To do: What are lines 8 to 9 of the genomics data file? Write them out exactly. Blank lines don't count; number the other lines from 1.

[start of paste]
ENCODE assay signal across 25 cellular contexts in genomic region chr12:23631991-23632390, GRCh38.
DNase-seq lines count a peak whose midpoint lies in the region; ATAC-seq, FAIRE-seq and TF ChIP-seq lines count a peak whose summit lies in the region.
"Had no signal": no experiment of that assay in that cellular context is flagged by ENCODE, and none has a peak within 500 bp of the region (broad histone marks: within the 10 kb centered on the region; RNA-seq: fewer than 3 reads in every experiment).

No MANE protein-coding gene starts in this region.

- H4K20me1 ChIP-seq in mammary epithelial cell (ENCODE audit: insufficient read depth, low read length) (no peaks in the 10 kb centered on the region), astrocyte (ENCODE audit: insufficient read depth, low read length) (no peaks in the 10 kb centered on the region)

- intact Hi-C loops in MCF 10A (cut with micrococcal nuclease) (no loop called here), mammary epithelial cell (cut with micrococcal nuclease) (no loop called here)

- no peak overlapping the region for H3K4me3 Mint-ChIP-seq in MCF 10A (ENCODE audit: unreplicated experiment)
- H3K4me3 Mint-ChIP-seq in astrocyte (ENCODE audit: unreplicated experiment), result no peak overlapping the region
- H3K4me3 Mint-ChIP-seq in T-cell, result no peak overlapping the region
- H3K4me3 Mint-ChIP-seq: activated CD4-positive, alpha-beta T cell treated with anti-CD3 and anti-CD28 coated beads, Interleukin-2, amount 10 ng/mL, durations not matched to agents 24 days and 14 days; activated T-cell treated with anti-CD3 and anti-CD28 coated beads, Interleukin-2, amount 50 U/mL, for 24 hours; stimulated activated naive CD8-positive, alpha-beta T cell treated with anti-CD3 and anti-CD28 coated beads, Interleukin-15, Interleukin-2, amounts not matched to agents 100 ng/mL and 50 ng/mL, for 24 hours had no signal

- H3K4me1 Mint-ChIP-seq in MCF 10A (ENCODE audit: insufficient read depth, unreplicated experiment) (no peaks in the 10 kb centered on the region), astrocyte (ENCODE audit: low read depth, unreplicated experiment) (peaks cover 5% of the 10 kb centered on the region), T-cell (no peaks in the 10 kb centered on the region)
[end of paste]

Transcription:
- H3K4me3 Mint-ChIP-seq in astrocyte (ENCODE audit: unreplicated experiment), result no peak overlapping the region
- H3K4me3 Mint-ChIP-seq in T-cell, result no peak overlapping the region